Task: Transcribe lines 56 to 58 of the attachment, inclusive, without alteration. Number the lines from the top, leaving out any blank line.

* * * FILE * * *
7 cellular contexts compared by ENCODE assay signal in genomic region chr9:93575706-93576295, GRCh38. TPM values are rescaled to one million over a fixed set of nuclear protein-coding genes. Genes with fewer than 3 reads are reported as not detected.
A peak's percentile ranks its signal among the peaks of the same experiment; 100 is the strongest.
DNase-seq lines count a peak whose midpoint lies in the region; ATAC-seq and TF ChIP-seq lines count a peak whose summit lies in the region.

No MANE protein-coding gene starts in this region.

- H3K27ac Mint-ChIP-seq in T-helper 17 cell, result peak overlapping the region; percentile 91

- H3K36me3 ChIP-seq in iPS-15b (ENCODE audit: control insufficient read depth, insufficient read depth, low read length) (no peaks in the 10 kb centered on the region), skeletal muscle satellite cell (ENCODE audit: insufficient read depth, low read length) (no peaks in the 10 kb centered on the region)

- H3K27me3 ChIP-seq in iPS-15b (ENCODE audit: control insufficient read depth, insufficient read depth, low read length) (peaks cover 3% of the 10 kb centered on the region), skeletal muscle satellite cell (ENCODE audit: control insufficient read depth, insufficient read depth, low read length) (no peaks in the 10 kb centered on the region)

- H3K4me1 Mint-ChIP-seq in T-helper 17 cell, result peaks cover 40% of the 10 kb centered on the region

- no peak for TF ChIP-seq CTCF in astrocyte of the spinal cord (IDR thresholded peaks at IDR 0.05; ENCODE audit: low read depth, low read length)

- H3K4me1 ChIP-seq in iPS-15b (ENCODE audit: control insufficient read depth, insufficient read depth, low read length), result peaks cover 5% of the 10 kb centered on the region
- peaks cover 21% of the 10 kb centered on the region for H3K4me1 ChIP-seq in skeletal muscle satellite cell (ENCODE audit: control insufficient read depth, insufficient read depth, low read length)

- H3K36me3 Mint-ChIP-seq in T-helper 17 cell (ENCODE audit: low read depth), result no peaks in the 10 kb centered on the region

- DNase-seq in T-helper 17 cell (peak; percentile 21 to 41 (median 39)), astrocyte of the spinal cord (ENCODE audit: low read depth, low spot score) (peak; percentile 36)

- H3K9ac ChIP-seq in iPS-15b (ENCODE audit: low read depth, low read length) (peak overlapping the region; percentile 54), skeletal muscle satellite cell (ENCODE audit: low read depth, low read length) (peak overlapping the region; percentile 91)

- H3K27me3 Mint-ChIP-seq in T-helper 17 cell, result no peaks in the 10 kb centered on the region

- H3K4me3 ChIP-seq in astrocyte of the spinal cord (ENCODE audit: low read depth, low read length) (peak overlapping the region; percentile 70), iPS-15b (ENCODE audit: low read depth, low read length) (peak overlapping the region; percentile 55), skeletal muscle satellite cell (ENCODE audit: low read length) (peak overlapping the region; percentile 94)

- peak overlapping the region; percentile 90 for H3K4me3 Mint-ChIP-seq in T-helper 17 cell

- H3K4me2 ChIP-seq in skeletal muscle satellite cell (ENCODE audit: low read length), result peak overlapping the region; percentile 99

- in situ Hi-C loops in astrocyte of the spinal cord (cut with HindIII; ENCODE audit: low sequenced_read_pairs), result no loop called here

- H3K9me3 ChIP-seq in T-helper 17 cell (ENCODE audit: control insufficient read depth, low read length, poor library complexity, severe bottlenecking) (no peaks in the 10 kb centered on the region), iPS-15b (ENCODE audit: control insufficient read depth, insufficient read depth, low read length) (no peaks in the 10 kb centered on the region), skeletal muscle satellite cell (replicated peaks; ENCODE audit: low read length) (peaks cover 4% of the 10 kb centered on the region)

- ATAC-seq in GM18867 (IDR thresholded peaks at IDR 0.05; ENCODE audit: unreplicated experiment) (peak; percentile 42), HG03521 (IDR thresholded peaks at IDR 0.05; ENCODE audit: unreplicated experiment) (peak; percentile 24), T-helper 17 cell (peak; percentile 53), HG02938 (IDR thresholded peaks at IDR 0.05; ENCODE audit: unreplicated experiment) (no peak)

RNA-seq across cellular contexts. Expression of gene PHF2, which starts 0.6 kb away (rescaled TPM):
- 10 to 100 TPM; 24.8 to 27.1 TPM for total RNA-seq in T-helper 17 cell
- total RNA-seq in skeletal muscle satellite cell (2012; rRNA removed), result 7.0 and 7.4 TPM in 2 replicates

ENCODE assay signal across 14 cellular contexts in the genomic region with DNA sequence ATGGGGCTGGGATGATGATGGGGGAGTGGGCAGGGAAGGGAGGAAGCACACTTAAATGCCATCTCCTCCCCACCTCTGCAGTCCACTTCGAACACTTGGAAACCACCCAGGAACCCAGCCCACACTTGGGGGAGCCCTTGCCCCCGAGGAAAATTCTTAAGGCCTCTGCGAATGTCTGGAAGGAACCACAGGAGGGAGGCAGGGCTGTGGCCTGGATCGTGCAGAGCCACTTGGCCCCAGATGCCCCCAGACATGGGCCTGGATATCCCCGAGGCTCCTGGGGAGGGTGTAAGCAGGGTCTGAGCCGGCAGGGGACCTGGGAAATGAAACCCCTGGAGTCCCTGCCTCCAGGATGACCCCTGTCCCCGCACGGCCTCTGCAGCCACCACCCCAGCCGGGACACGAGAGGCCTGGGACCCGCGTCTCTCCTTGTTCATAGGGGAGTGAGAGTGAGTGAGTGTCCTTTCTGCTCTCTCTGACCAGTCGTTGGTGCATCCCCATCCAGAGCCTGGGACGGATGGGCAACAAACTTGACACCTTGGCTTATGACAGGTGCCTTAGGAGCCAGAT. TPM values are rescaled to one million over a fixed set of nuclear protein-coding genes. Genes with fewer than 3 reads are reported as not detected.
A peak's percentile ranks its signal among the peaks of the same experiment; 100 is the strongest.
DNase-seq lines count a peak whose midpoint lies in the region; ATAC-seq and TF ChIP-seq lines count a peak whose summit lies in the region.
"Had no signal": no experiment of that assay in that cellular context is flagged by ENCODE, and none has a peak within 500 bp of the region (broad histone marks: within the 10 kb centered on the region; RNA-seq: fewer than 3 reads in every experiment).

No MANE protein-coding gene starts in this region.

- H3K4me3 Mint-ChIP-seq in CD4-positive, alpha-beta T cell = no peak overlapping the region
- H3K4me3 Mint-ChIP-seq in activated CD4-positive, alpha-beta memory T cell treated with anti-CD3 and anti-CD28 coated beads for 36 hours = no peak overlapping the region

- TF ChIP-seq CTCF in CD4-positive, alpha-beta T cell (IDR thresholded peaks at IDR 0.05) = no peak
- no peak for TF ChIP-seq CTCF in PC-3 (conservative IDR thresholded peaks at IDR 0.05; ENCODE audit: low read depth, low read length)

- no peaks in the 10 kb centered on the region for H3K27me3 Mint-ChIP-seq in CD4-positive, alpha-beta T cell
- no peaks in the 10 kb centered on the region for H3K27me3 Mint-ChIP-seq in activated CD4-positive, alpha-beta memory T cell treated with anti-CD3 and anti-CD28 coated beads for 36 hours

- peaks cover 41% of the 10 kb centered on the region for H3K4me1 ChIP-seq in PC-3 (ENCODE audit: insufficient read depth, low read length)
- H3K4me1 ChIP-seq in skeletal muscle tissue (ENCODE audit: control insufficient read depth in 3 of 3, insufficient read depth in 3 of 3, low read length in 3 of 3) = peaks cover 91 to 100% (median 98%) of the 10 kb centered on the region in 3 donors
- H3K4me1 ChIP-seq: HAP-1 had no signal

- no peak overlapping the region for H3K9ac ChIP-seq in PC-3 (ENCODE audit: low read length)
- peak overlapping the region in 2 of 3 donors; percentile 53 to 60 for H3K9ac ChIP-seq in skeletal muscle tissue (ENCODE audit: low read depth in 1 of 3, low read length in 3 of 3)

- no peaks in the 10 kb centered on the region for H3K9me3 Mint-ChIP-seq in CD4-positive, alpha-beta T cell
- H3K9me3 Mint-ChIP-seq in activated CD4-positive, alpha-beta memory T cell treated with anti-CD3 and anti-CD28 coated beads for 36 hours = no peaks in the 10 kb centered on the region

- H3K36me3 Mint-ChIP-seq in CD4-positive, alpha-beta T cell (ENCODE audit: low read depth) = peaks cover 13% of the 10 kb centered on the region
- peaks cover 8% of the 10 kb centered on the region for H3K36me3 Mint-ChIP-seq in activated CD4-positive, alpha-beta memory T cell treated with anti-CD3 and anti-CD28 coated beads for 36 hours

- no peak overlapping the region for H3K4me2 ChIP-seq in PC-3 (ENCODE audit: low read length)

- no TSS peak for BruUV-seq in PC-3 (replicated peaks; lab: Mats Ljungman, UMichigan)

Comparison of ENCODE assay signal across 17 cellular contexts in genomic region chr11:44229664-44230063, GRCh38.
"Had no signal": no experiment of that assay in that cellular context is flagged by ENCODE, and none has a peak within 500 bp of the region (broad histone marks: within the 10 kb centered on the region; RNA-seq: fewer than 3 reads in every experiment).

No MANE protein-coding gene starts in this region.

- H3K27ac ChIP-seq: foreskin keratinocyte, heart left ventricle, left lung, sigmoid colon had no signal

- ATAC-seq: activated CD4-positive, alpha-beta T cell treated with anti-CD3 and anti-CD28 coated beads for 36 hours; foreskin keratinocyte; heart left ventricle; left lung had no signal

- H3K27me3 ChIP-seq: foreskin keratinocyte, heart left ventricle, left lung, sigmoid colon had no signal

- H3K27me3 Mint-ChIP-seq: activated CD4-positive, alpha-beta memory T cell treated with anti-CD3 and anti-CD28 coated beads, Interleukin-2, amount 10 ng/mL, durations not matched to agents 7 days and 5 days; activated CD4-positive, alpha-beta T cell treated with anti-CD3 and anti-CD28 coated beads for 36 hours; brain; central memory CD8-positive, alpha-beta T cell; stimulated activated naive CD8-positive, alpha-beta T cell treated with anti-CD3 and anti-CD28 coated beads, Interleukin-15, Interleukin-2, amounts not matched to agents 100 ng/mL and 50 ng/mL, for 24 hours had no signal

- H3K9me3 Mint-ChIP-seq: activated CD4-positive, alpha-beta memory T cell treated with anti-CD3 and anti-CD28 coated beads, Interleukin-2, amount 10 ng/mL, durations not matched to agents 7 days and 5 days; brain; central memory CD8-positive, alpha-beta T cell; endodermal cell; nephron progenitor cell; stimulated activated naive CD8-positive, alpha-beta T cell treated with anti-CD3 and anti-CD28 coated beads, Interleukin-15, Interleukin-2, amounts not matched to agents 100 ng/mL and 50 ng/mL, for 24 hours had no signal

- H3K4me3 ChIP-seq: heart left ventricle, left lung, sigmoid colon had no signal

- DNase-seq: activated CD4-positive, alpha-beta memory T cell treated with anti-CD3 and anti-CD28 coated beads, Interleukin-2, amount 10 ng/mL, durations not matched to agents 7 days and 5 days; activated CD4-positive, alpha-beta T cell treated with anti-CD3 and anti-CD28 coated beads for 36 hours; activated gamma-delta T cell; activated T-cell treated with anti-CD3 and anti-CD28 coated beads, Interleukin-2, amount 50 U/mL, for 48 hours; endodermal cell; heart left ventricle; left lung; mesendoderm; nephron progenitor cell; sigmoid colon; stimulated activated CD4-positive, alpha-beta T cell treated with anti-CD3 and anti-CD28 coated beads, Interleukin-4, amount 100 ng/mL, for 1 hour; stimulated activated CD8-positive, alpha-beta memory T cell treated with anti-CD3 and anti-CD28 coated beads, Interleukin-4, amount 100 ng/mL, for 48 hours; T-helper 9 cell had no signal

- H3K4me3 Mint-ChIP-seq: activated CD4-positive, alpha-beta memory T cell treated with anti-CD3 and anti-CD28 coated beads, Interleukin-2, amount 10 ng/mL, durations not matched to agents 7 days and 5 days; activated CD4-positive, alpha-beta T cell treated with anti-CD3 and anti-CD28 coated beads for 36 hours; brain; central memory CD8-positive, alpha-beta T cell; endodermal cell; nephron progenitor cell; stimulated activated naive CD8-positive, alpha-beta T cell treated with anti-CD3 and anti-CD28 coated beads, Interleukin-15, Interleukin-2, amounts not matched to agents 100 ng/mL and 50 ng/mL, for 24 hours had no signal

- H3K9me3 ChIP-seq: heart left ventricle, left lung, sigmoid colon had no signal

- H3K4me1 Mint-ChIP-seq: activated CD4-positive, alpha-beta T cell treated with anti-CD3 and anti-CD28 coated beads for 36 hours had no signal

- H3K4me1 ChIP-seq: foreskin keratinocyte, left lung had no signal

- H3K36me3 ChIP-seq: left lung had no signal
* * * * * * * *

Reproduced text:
- DNase-seq: activated CD4-positive, alpha-beta memory T cell treated with anti-CD3 and anti-CD28 coated beads, Interleukin-2, amount 10 ng/mL, durations not matched to agents 7 days and 5 days; activated CD4-positive, alpha-beta T cell treated with anti-CD3 and anti-CD28 coated beads for 36 hours; activated gamma-delta T cell; activated T-cell treated with anti-CD3 and anti-CD28 coated beads, Interleukin-2, amount 50 U/mL, for 48 hours; endodermal cell; heart left ventricle; left lung; mesendoderm; nephron progenitor cell; sigmoid colon; stimulated activated CD4-positive, alpha-beta T cell treated with anti-CD3 and anti-CD28 coated beads, Interleukin-4, amount 100 ng/mL, for 1 hour; stimulated activated CD8-positive, alpha-beta memory T cell treated with anti-CD3 and anti-CD28 coated beads, Interleukin-4, amount 100 ng/mL, for 48 hours; T-helper 9 cell had no signal

- H3K4me3 Mint-ChIP-seq: activated CD4-positive, alpha-beta memory T cell treated with anti-CD3 and anti-CD28 coated beads, Interleukin-2, amount 10 ng/mL, durations not matched to agents 7 days and 5 days; activated CD4-positive, alpha-beta T cell treated with anti-CD3 and anti-CD28 coated beads for 36 hours; brain; central memory CD8-positive, alpha-beta T cell; endodermal cell; nephron progenitor cell; stimulated activated naive CD8-positive, alpha-beta T cell treated with anti-CD3 and anti-CD28 coated beads, Interleukin-15, Interleukin-2, amounts not matched to agents 100 ng/mL and 50 ng/mL, for 24 hours had no signal

- H3K9me3 ChIP-seq: heart left ventricle, left lung, sigmoid colon had no signal